Antonin Dvorak – Symphony No. 7 – London Symphony Orchestra, Sir Colin Davis (2001)
FLAC (tracks) 24 bit/96 kHz | Time – 40:12 minutes | 681 MB | Genre: Classical
Studio Masters, Official Digital Download – Source: B&W | Booklet, Front Cover | © LSO Live
Recorded live 21 March 2001, Barbican, London
With his Seventh Symphony, Dvořák set out to write a piece that would ‘stir the world’. Although it was written to a commission from London, the composer’s Czech nationalist leanings shine out from the work, which is full of drama and rich, beautiful melody.
Back in November 1975, Sir Colin Davis and the Concertgebouw Orchestra set down what remains one of the finest accounts of Dvorák’s Seventh. Over a quarter of a century on, this meticulously prepared and abundantly characterful LSO Live successor leaves one in no doubt that it’s a work which still means a great deal to him.
Davis masterminds a performance of imposing authority. Tempi are more spacious than before, his approach markedly more flexible and generously expressive, yet there’s absolutely no want of symphonic thrust (both outer movements generate exciting cumulative power). I like Davis’s distinctive, raptly patient way with the noble Poco adagio, which here acquires a devotional, almost Elgarian quality, while the Scherzo possesses a purposeful skip and rhythmic acuity that for once carry over into the the dark-hued Poco meno mosso trio (these elusive measures are prone to hang fire in less experienced hands). At 6’30” in this same movement, the violas’ ‘superbly tragic cry’ (to quote Dvorák biographer John Clapham) has genuine pathos – just one of numerous felicities that readily ignite the imagination (the middle strings’ truculent counterpoint from 6’18” in the finale is another). Although the LSO can’t quite rival the burnished splendour of the Concertgebouw, they respond with admirable discipline and unflagging dedication none the less.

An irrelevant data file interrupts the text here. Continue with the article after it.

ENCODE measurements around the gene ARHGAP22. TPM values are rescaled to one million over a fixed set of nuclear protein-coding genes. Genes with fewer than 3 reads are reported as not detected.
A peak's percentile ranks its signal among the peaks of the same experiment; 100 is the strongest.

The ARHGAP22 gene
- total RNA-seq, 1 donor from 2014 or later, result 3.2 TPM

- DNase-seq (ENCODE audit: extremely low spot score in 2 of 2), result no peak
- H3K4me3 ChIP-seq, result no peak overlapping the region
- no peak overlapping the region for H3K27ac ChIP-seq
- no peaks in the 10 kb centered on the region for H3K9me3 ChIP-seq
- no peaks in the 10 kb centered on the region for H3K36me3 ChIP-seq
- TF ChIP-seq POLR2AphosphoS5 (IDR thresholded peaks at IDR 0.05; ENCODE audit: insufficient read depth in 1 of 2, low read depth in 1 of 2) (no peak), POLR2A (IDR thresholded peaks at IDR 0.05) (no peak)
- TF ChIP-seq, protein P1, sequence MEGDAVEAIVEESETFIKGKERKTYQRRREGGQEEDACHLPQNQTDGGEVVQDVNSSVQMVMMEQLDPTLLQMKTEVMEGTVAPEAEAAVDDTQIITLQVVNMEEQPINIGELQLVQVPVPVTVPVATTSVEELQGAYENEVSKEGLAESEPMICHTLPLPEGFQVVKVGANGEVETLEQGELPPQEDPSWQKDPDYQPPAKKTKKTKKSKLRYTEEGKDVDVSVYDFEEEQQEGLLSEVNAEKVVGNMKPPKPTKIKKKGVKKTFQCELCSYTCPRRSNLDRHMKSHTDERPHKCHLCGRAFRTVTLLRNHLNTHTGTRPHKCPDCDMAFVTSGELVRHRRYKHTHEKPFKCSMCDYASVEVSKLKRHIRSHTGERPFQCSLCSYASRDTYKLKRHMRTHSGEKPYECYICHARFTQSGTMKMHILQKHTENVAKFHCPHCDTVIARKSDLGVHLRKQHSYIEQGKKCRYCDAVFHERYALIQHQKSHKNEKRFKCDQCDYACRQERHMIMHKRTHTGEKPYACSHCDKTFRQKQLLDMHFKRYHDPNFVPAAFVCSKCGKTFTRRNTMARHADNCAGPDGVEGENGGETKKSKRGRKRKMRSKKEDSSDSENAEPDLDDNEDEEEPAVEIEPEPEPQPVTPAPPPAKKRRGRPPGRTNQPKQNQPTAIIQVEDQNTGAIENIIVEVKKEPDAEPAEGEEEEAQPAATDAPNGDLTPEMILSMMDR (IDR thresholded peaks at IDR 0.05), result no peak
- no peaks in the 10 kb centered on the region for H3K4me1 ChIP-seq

Tony Faulkner’s close-set engineering captures plenty of inner detail (and Sir Colin’s grunts and groans add to the sense of involvement), but ambient glow is in shortsupply. For the price, definitely one to snap up. –Andrew Achenbach, Gramophone
Antonín Dvořák (1841–1904)
Symphony No 7 in D minor, Op 70 (1885)
1. I. Allegro maestoso 11’06”
2. II. Poco adagio 11’18”
3. III. Scherzo: vivace; Poco meno mosso 7’40”
4. IV. Allegro 9’53”
London Symphony Orchestra
Sir Colin Davis, conductor